Now think about that phrase–“all except the apostles were scattered throughout Judea and Samaria” and this verse from Acts 1:8b: “…you will be my witnesses in Jerusalem, and in all Judea and Samaria, and to the ends of the earth.” Keeping those two verses in mind, remember how people who lived in other areas of Israel and even other countries stayed in Jerusalem because they were enjoying so much worship and teaching and fellowship and evangelism together. The incredible joy they had as the church was growing was keeping them from doing the mission Jesus sent them to do.

So God allowed persecution to disperse the first church to “Judea and Samaria.”

And it worked because according to verse 4 here in Acts 8, “Those who had been scattered preached the word wherever they went.” Persecution is the hostile response of unbelief toward the gospel. Sometimes God in his grace restrains unbelievers from persecuting His people and we enjoy seasons of peace; other times God allows persecution to come to purify us and to disperse us into the world to spread the good news in other places where it is needed.

On a smaller level, God works this way in our lives, too. When we get too comfortable, complacent even, in our faith, God allows trials into our lives to purify us and to re-focus our attention on him and his work. Don’t fear, then, trials or even persecutions that may come in your life sooner or later; use them as opportunities to grow in your faith and to bring you into new opportunities to share the Lord’s word.

Acts 8

Today, read Acts 8.

When Stephen was martyred in Acts 7, two distinct–but related–things happened next. First, a man named Saul became part of the story of the New Testament church (v. 1). Second, “a great persecution broke out against the church in Jerusalem.” The result of this persecution was that “all except the apostles were scattered throughout Judea and Samaria.”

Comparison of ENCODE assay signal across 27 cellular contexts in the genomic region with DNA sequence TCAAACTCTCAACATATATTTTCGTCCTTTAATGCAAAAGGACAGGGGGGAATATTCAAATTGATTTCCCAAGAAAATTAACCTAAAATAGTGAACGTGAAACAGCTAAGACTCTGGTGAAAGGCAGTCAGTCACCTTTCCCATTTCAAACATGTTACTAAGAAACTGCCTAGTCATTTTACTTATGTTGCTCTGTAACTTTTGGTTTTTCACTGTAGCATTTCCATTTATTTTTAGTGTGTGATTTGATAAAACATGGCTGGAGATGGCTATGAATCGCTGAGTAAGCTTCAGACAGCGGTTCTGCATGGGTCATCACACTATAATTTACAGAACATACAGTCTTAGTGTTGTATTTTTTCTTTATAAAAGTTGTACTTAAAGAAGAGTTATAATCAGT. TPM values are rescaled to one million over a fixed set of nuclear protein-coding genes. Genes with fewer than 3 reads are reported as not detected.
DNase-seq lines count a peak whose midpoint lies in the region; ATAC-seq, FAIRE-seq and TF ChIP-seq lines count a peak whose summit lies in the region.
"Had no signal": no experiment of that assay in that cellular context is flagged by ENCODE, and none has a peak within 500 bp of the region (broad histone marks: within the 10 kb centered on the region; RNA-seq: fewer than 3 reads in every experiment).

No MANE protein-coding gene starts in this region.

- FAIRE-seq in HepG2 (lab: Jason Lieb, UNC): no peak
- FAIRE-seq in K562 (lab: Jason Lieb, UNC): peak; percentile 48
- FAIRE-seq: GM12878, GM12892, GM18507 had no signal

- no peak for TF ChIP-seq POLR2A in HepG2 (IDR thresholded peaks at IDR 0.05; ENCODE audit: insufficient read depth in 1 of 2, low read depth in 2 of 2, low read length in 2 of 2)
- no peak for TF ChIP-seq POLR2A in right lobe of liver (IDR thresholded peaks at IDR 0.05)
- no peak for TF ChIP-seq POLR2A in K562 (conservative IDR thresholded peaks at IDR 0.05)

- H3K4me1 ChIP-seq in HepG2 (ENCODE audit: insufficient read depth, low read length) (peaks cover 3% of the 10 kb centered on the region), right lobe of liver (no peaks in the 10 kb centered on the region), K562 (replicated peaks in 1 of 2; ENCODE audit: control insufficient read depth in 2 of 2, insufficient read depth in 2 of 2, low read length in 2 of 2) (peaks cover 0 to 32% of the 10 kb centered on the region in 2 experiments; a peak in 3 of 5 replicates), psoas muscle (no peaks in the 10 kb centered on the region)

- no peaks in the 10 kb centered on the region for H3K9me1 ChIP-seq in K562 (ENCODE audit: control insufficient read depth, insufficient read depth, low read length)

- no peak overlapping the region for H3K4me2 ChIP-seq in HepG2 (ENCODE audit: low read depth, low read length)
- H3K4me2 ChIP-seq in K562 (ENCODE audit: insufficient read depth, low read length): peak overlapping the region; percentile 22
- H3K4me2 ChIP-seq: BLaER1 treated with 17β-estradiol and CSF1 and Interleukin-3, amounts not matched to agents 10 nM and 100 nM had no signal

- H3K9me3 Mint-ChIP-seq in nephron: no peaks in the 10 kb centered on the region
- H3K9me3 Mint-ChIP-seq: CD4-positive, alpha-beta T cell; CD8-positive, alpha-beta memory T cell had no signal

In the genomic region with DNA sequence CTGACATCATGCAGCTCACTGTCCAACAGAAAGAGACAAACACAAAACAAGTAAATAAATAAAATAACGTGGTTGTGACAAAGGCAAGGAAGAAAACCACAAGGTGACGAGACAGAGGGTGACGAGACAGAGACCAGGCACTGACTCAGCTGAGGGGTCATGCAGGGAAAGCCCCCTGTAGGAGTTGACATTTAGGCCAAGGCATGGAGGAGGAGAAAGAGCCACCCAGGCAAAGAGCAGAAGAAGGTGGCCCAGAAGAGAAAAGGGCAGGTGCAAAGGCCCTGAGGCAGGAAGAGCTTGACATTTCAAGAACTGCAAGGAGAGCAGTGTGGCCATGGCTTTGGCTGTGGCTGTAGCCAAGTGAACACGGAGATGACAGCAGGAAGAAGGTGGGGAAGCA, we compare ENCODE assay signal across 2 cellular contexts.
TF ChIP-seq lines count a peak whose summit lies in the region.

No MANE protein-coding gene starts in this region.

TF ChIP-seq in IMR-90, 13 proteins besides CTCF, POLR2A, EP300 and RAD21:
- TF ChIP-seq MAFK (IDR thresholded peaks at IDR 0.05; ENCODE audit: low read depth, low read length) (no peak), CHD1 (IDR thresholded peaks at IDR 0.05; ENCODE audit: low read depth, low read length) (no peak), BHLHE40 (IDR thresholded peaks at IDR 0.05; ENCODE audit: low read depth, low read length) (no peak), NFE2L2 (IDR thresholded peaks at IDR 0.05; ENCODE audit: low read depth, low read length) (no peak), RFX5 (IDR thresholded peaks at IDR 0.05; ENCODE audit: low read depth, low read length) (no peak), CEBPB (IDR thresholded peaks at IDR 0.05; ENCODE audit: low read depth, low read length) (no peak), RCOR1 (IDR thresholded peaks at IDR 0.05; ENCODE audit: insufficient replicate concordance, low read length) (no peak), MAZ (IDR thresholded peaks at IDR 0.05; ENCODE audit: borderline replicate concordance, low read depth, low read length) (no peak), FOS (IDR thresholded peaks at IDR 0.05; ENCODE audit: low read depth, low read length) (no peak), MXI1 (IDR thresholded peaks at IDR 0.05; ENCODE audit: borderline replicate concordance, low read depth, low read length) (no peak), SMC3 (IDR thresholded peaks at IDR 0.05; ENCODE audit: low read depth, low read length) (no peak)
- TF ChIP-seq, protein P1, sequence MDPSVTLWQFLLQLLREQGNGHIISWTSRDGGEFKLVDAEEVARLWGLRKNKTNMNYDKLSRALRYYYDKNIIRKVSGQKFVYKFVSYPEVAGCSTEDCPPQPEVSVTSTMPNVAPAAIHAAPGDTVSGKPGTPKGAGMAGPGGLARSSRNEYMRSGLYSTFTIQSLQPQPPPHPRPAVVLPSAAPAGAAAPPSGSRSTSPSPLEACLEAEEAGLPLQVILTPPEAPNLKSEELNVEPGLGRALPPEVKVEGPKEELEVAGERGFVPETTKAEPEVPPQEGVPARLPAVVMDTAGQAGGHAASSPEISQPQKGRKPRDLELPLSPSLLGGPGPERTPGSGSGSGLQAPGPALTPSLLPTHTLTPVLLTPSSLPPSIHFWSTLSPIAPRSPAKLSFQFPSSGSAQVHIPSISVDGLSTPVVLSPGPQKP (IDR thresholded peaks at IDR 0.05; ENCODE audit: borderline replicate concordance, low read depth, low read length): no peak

Now think about that phrase–“all except the apostles were scattered throughout Judea and Samaria” and this verse from Acts 1:8b: “…you will be my witnesses in Jerusalem, and in all Judea and Samaria, and to the ends of the earth.” Keeping those two verses in mind, remember how people who lived in other areas of Israel and even other countries stayed in Jerusalem because they were enjoying so much worship and teaching and fellowship and evangelism together. The incredible joy they had as the church was growing was keeping them from doing the mission Jesus sent them to do, so God allowed persecution to disperse the first church to “Judea and Samaria.”

And it worked because according to verse 4 here in Acts 8, “Those who had been scattered preached the word wherever they went.” Persecution is the hostile response of unbelief toward the gospel. Sometimes God in his grace restrains unbelievers from persecuting His people and we enjoy seasons of peace; other times God allows persecution to come to purify us and to disperse us into the world to spread the good news in other places where it is needed.

On a smaller level, God works this way in our lives, too. When we get too comfortable, complacent even, in our faith, God allows trials into our lives to purify us and to re-focus our attention on him and his work. Don’t fear, then, trials or even persecutions that may come in your life sooner or later; use them as opportunities to grow in your faith and to bring you into new opportunities to share the Lord’s word.